Mayor Parker Encourages Neighborhood Groups Into Lawn Mowing Business

MAYOR PARKER ENCOURAGES NEIGHBORHOOD GROUPS INTO LAWN MOWING BUSINESS It’s worked for parents — why not the city? A new program will pay civic groups and nonprofit organizations $75 a pop to keep up overgrown lots abandoned by property owners in their neighborhoods. Mayor Parker announced the so-called Mow-Down Initiative yesterday in the Third Ward. How’s it gonna work? First, the city will come in with tractors and run over the big stuff, and then residents will take over, KUHF reports: “[Mayor Parker] says 100 lots around Houston will be included in the program to start, and she expects the city will save thousands of dollars in maintenance costs by engaging civic groups instead of hiring contractors.” Another nonprofit, Keep Houston Beautiful, says it will provide lawnmowers, trimmers, and other equipment for the work, free of charge. [KUHF] Photo of lot in East End: Allyn West

25 Comment

  • A trimmed bush is a happy bush.

  • Small things like this really make me appreciate Mayor Parker…she is a true civic leader and knows how to bring a community together!

  • This is a great initiative, and I hope the $75 is collected from negligent property owners.

  • Folks doing the work are non-professionals and some will hurt themselves with powered equipment. How is liability handled? Does everyone sign a waiver, and has the document been vetted by the city legal department? Has the city put aside funds to pay judgements that will inevitability be handed down anyway, waivers be damned? Details!!!!

  • This is only a good idea if the fees paid out are tacked on to the negligent property owners tax bill. Let’s not be like Washington DC and subsidize bad behavior.

  • Oh my god, who cares about liability. I am so sick of liability and litigiousness ruining everything good. Let this good thing happen.

    And yes, add it onto the owners’ tax bills.

  • Ian, we do have to care about liability because if City pays out lawsuits (frivolous or not) it comes out of OUR pocket.

  • This sounds fantastic.

    @Gisgo, volunteer if you want all of those details, Swamplot is reporting on the announcement and the initiative no reason for them to include all of that.

  • Just as beautiful as you are
    It’s so pitiful what you are

  • A gallon of gasoline and a match yield the same results, and for alot less money…Added bonus, free training for HFD!!!

  • Knowing the City of Houston and its legal department, I’m willing to bet my lunch money that the potential liability details have already been very well sorted out, and that the worries of those of you who keep vomiting out the previous decade’s unjustified fear talking point of “frivolous lawsuits” are unjustified. Not that it will stop you…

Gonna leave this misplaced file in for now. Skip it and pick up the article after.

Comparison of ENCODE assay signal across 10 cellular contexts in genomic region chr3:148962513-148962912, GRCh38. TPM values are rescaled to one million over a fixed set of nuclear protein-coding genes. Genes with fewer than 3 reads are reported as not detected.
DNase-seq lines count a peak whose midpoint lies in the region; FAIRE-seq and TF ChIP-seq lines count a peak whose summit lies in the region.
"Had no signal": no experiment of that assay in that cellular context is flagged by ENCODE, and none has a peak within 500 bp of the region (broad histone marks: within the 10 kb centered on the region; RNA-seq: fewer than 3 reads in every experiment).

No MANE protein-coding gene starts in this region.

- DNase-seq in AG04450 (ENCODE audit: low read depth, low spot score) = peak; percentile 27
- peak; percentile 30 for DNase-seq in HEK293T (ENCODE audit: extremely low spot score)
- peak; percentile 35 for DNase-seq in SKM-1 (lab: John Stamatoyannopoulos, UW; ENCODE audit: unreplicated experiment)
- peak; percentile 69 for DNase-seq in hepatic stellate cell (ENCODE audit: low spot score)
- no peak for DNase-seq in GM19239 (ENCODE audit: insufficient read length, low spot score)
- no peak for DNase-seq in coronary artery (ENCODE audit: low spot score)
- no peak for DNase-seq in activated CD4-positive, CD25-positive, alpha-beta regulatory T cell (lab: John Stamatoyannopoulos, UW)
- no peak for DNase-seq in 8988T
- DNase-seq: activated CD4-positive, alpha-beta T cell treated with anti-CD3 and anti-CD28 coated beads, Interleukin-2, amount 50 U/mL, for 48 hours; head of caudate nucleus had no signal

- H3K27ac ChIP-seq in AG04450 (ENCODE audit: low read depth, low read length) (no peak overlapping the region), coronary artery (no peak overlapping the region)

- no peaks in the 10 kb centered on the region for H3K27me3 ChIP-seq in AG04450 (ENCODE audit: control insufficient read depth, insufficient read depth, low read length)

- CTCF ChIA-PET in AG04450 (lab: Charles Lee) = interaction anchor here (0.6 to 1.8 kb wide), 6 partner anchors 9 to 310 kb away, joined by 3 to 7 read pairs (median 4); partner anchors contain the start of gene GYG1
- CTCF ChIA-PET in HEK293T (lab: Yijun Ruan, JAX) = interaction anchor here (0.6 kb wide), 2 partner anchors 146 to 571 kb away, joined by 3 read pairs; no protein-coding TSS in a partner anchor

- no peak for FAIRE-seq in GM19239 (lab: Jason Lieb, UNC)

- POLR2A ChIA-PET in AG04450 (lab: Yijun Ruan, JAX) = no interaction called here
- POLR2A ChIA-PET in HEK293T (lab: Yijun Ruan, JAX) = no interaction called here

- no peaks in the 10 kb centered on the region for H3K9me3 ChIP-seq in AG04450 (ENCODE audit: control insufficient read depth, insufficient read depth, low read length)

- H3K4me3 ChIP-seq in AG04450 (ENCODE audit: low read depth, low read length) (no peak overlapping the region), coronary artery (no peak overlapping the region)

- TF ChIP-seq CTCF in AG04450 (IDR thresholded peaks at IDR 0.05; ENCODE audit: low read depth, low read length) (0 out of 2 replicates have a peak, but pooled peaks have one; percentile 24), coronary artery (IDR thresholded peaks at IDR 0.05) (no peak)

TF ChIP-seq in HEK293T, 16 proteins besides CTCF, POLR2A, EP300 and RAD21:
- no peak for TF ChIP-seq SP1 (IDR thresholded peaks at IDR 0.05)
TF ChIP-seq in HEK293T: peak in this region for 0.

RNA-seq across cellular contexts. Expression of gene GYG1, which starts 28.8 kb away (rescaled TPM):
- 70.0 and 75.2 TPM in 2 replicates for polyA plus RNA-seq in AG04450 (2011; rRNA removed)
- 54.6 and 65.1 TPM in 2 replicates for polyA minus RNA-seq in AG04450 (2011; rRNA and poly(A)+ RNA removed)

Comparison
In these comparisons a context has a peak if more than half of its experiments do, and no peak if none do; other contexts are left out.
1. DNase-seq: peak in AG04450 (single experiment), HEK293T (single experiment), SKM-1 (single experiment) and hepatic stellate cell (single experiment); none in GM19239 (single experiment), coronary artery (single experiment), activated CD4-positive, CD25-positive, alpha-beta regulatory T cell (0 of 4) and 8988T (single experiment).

• ack…

    “are still unjustified…”

  • Thank You Mayor Parker for this program! And thank you Councilwoman Wanda Adams, too.
    The nice thing about this program is that it let’s smaller, poorer neighborhoods do what the big rich neighborhoods already do through their HOAs. Namely – mow overgrown lots when the owners’ won’t. (I agree with the others who want the $75 mowing fees to be charged back to the owners – that’s how the big HOAs do it).
    By the way, I don’t know why they should worry about liability here, when the City of Houston and Keep Houston Beautiful already donate equipment and mulch to neighborhood beautification efforts. I’ve yet to see a volunteer sue after getting hurt on one of those projects.

  • I think this is a fantastic idea. I am going to have to read the initiative for myself, but hopefully neighbors will be able to step in and reign in problem areas without fear of trespassing. There are a couple of neglected lots in the Heights that I can think of off the top of my head…

  • Awesome, where do I sign up? Totally agree that the negligent property owners should be fined heavily, it makes no sense for COH to pay 75 dollar stipend to save money for these dead beat property owners, otherwise, great idea Ms. Mayor.

  • Great program. Here is another idea: many lots get overgrown not because they are abandoned, but because they have been sold and are awaiting permits/financing/platting, etc. to begin construction. Developers do not want to pay to clip the grass when they are just going to rip everything out eventually. A lot can sit for months while waiting for construction to begin and get completely overgrown (yes, Yale St. Market site, I am talking about you). Simple solution: if the lot gets tagged for high grass, all permit applications stop dead in their tracks until the lot is mowed. You’re welcome, Houston.

  • I think this program is a great idea but I do laugh when the government says they will ‘save’ money. They dont save anything, they just spend it on something else.

  • So what’s to stop some civic group from claiming they mowed my property when I really mowed it? Sounds like a great way to funnel public funds to “friendly” community organizers.

  • Yeah, at $75 per lot that amounts to literally dozens of dollars being laundered to ACORN, Nash. Great call.

  • @ Old School:
    I like your idea. It also gave me an odd vision of Ashby Highrise opposers in ninja suits sneaking around in the middle of the night, planting tall grass.

  • Old School: Or make the process faster. Amazing that the city can take so long to approve a permit that your grass can grow out of control while waiting — then the city can fine you for it.
    I can’t be the only one to find the irony and humor here…

  • Agreed, Cody, if the city takes that long to approve permits, they’re the problem.

  • What about mowing your grass whether or not you are waiting for permits? Problem solved!

  • Buy a herd of goats. Put goats on overgrown lots. Seriously.

  • If someone gets hurt, they should the landowner, not the City.